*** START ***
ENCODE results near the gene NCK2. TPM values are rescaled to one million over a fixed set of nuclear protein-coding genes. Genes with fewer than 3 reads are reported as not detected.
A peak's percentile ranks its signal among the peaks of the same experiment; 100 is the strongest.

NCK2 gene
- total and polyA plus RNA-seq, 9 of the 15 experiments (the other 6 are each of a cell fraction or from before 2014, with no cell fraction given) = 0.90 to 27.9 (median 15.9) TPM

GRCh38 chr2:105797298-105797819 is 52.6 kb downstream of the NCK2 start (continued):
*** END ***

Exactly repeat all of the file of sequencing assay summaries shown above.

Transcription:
ENCODE results near the gene NCK2. TPM values are rescaled to one million over a fixed set of nuclear protein-coding genes. Genes with fewer than 3 reads are reported as not detected.
A peak's percentile ranks its signal among the peaks of the same experiment; 100 is the strongest.

NCK2 gene
- total and polyA plus RNA-seq, 9 of the 15 experiments (the other 6 are each of a cell fraction or from before 2014, with no cell fraction given) = 0.90 to 27.9 (median 15.9) TPM

GRCh38 chr2:105797298-105797819 is 52.6 kb downstream of the NCK2 start (continued):